The Stars in the Night by Clare Rhoden – the reality of loss and survival in war and peace

The Stars in the Night by Clare Rhoden

 

This novel of Australia at various points in the twentieth century is a powerful comment on the First World War, and contains some of the most intense writing on life in battle that I have come across. It concerns the strength of relationships between men under fire, the terror of daily life in the trenches, the extreme emotions of loss in war and peace. It manages to be a book about men at war, and families seeking out peace. It is informative, as men are shown as willing to volunteer to fight on the other side of the world in the First World War. It relates something of the disaster of Gallipoli, the frustration of the fighting in France, and the reception of returning soldiers. I enjoyed the characters, was amazed at some of the settings, and appreciated the plot. I was very pleased to have the opportunity to read and review this book for a blog tour.

 

The book opens in Australia in 1970, as Harry Fletcher seeks to come to terms with the loss of his wife while spending time with his granddaughter Kate. The people of the area know him as solid and reliable, but there are hints that there is much more to him. The novel then goes back to December 1914, when Harry reveals that he has volunteered to go across the world to fight, together with Eddie who his family have rescued from the street. They realise that this means saying goodbye to more than just their families, but also the young women that they have just met. Their first experience of war is varied but overwhelming, they also have other experiences which mark their swift growing into adulthood. The device of one of the men keeping a journal  adds to the sense of immediacy and adds to the texture of the novel. This is a book which creates characters and places them in settings that feel real, a genuine achievement by this writer. The plot reflects much about the time and the people, volunteering for war which turns out to be so tragic, and the fact that there were so many men that did not come home. I particularly enjoyed reading of the strong women who kept life going even in the face of loss and separation.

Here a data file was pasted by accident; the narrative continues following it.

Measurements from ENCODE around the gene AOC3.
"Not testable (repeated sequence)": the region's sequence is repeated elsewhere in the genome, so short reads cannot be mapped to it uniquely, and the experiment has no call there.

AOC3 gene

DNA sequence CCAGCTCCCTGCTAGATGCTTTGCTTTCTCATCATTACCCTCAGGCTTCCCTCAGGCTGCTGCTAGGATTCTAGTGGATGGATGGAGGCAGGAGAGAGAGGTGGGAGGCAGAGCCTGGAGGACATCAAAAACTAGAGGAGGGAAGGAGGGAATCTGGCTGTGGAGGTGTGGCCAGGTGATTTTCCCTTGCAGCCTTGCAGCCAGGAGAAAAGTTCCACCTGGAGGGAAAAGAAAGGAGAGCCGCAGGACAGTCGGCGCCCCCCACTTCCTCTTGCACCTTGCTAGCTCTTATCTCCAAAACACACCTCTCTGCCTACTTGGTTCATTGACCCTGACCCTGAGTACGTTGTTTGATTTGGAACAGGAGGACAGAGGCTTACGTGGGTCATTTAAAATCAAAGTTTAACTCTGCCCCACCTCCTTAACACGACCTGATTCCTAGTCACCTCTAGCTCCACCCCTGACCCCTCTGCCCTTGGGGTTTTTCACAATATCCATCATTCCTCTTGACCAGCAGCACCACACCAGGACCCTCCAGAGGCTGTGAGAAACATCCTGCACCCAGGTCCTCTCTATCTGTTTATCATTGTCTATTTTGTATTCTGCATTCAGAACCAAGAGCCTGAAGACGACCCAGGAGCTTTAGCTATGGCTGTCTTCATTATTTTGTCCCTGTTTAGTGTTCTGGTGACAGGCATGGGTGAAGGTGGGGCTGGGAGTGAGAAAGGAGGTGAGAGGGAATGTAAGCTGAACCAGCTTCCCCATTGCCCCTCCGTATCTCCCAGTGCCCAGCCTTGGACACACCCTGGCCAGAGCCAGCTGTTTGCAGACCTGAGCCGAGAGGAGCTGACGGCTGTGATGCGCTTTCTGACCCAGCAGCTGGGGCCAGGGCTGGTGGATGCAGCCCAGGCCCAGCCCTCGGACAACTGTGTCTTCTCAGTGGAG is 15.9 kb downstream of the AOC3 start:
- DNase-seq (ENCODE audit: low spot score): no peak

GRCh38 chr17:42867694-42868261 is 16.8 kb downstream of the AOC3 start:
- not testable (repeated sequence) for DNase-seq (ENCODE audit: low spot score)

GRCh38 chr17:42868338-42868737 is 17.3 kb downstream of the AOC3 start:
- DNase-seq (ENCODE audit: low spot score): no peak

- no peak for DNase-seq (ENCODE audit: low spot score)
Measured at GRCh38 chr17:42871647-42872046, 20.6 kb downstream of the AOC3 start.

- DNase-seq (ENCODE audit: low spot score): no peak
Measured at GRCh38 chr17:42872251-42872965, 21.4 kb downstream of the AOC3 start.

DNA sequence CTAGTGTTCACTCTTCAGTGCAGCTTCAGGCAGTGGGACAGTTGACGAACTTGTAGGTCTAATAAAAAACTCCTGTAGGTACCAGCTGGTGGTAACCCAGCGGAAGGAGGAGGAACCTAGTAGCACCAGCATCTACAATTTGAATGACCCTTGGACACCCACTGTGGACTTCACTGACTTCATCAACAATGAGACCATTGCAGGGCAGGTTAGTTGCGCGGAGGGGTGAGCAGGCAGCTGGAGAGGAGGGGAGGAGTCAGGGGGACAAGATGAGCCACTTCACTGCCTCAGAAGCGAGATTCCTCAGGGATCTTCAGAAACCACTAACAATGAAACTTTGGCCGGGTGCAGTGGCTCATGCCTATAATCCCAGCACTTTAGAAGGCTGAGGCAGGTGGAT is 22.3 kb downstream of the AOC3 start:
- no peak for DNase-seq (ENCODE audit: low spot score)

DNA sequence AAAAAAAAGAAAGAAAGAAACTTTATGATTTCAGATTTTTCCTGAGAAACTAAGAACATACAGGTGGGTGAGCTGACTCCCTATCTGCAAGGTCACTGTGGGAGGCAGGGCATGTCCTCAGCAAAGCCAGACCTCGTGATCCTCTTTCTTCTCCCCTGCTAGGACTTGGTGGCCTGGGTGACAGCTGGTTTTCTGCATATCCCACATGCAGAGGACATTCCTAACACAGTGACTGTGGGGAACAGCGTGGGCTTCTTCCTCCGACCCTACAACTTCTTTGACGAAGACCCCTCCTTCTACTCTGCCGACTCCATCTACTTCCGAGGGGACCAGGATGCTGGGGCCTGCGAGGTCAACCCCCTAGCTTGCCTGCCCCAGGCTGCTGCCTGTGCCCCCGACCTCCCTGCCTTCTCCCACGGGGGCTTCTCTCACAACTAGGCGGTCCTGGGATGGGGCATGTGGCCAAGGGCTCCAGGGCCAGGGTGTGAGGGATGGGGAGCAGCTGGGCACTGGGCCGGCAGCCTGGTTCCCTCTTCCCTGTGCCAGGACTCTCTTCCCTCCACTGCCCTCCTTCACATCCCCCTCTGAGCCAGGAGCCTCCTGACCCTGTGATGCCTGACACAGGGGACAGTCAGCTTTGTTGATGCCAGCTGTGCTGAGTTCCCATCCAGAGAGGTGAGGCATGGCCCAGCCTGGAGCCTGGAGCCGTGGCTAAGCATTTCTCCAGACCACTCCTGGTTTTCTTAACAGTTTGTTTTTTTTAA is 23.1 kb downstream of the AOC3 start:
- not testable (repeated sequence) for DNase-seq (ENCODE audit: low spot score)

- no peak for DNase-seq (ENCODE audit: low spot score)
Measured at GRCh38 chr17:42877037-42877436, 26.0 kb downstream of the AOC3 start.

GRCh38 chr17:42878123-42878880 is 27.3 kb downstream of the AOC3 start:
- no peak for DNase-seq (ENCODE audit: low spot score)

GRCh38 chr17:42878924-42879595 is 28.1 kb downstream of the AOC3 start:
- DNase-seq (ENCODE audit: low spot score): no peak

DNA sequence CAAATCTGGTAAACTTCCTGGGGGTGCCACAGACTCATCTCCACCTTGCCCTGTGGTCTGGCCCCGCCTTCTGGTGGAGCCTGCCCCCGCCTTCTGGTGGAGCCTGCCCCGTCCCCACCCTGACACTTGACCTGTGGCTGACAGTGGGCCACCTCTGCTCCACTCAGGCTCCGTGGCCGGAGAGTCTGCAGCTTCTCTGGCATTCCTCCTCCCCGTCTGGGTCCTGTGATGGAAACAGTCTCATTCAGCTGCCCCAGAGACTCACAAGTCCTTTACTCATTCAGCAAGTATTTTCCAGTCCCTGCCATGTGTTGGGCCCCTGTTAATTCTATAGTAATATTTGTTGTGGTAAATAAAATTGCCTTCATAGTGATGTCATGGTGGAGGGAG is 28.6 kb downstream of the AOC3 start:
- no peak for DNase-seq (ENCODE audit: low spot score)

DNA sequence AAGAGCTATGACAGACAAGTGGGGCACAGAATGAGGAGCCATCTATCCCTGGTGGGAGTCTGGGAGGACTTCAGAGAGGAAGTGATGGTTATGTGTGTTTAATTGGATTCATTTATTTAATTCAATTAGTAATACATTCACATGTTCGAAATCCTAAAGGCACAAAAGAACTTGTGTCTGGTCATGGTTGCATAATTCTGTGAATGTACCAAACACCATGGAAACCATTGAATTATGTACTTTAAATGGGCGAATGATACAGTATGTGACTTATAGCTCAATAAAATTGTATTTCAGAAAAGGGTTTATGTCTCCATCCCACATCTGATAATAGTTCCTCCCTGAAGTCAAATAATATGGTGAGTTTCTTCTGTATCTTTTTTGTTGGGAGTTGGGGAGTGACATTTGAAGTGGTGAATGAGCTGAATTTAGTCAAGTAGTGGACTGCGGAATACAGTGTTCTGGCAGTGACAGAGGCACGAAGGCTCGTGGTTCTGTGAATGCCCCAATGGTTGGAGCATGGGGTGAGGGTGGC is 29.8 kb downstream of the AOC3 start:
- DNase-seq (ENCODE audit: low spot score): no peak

It would be curious to say that I enjoyed this book, but I felt that it flowed and achieved much in its moderately short length. As a family story, an insight into why men volunteered to fight in a war far away, and a testament to the friendship that can exist in times of trial, this book works brilliantly. Never overworked, the writing manages to convey what fighting in the trenches was actually like in deceptively simple terms, as well as the pain of loss of important people. Touching, effective and illuminating, this is a worthy addition to the number of books relating to the First World War, and gives a fascinating view of the muddy reality of war.

 

By the way, Happy Easter! Life in a Vicarage at this time is hardly peaceful or restful, but at least there is chocolate. A couple of weddings and a christening in addition to services makes for a busy Northernvicar!


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